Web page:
TAIPEI/BEIJING (Reuters) - Taiwan’s government has lodged a protest after the Armenian government deported 78 Taiwanese suspected of telecom fraud to China, the latest flare-up in tensions between China and Taiwan over such deportations.
Taiwan has been angered by several incidents this year in which countries around the world, including Kenya, Cambodia and Malaysia, have deported Taiwanese wanted on fraud charges back to China, rather than to Taiwan.
China considers Taiwan to be part of its territory, and most countries have diplomatic ties with Beijing rather than Taipei and officially recognise that Taiwan is a part of China.
China’s state-run Xinhua news agency said late on Wednesday that Armenian police had “deported 129 Chinese telecom fraud suspects, including 78 from Taiwan” to China.
The suspects were arrested when Armenian police raided six locations on Aug. 20, seizing a large amount of equipment including computers and smart phones, Xinhua said.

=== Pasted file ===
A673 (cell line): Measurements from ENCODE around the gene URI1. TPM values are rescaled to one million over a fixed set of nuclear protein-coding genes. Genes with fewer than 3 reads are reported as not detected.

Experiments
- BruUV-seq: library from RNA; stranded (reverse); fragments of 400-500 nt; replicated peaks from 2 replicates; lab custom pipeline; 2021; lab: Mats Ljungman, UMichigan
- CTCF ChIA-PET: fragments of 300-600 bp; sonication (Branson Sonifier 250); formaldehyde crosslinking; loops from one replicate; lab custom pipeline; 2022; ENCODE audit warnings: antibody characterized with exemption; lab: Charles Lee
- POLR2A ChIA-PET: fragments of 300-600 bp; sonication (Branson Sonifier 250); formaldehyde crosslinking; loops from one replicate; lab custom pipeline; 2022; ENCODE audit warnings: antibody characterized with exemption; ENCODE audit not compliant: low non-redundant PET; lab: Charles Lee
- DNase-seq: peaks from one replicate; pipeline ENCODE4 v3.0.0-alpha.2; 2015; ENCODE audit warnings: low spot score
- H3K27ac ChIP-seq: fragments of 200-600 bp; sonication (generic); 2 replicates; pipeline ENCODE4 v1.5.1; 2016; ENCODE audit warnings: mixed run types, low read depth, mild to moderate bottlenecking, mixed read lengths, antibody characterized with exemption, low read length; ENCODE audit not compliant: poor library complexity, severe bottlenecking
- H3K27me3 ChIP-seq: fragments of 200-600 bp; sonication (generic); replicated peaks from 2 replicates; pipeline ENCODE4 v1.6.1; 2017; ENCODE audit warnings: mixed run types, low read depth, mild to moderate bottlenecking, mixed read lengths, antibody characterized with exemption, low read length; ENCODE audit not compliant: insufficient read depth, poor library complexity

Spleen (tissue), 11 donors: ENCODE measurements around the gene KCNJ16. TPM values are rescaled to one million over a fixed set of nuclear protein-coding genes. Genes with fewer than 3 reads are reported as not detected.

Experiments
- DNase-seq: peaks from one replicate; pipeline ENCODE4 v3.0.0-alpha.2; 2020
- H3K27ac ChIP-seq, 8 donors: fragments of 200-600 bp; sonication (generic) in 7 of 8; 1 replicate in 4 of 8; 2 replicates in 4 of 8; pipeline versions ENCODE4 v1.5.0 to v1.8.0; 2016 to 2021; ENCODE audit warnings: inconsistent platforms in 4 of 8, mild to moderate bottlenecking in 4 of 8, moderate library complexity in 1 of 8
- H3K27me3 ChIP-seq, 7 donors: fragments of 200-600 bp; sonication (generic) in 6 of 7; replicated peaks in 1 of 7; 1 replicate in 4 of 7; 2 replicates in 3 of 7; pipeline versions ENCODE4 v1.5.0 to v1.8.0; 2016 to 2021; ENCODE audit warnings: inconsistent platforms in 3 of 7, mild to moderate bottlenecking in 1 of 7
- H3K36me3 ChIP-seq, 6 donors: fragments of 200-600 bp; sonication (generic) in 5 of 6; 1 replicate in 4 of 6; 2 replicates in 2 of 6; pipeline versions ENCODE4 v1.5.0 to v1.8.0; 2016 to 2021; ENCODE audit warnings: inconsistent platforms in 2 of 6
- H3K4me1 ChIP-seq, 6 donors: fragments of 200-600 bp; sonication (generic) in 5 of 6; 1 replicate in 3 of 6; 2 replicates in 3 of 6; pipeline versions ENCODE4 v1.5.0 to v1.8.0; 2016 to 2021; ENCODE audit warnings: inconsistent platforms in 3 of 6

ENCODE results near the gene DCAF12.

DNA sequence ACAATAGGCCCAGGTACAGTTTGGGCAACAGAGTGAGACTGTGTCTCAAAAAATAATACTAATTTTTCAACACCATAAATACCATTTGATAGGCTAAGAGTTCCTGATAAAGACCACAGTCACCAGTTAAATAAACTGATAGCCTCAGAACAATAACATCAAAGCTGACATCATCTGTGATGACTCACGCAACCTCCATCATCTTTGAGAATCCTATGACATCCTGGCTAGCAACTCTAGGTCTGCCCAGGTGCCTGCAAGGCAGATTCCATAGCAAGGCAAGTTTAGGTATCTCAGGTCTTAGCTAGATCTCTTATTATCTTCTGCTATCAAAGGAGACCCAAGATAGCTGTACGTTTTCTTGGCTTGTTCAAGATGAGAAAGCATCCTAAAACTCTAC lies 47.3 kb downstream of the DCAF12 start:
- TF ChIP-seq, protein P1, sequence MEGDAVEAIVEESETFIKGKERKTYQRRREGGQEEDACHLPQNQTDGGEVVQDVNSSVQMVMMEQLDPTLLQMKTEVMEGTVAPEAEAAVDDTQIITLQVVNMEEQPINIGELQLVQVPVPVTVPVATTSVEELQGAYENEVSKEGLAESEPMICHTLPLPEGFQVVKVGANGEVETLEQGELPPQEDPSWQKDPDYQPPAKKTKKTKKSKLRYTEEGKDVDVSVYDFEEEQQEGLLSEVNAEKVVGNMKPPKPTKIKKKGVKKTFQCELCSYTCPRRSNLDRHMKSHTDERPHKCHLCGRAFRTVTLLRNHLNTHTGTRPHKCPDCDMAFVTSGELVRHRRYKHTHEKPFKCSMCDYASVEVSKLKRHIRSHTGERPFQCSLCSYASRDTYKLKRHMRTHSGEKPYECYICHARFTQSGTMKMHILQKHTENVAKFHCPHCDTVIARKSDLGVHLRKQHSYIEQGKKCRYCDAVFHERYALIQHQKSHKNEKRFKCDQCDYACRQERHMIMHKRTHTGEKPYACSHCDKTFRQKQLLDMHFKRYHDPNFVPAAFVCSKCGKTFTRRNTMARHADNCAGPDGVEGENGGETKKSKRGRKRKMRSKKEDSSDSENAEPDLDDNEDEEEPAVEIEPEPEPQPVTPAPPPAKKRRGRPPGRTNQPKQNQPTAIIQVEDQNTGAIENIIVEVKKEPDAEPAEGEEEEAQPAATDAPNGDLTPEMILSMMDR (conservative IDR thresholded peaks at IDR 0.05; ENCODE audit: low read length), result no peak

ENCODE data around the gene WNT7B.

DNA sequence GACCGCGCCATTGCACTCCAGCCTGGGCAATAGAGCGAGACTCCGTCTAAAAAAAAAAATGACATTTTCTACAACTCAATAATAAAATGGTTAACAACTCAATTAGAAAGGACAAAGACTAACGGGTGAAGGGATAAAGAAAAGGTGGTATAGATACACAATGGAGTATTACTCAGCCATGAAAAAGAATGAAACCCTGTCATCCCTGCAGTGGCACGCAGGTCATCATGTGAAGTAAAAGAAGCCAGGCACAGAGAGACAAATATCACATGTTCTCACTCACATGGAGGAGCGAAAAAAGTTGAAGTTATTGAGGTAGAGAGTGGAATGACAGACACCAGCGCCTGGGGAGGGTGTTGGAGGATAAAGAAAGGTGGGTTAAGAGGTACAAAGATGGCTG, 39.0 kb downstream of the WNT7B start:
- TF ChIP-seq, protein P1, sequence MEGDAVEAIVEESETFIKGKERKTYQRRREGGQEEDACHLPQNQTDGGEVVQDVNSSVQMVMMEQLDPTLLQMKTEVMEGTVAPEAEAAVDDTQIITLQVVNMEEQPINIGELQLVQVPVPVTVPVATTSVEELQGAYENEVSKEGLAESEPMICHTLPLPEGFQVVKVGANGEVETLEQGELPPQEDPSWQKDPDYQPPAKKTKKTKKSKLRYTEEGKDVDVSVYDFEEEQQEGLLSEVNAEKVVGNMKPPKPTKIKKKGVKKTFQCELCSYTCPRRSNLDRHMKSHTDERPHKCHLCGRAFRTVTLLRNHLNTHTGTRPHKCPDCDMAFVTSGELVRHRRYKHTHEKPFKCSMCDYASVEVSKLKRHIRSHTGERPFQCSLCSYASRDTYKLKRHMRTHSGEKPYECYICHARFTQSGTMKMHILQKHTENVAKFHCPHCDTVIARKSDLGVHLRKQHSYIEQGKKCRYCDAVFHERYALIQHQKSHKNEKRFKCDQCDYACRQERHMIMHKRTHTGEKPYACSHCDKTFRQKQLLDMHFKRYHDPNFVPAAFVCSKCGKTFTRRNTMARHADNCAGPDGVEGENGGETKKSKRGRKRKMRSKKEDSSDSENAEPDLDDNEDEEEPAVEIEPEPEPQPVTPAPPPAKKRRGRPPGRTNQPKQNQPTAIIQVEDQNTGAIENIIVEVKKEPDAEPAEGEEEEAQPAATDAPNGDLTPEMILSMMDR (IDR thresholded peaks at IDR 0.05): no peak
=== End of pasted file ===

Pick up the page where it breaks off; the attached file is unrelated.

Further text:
China’s Public Security Ministry sent a team to Armenia to deal with the issue on Aug. 26, the report added.
Taiwan’s Mainland Affairs Council, the island’s top China policy-making body, said it had expressed deep regret and a strong protest to China at the move.
China has said previously it has a right to extradite these people as they are suspected of defrauding Chinese nationals and have caused great distress and harm.
Xinhua said the Armenia-based fraudsters “had been falsely presenting themselves as law enforcement officers to extort money from people on the Chinese mainland through telephone calls”.
They have cheated people out of more than 7 million yuan (786,635 pounds), it added.
China has informed Taiwan about the case, Xinhua said.
(This story has been refiled to fix typo in first paragraph)
Reporting by Faith Hung and Ben Blanchard; Editing by Michael Perry
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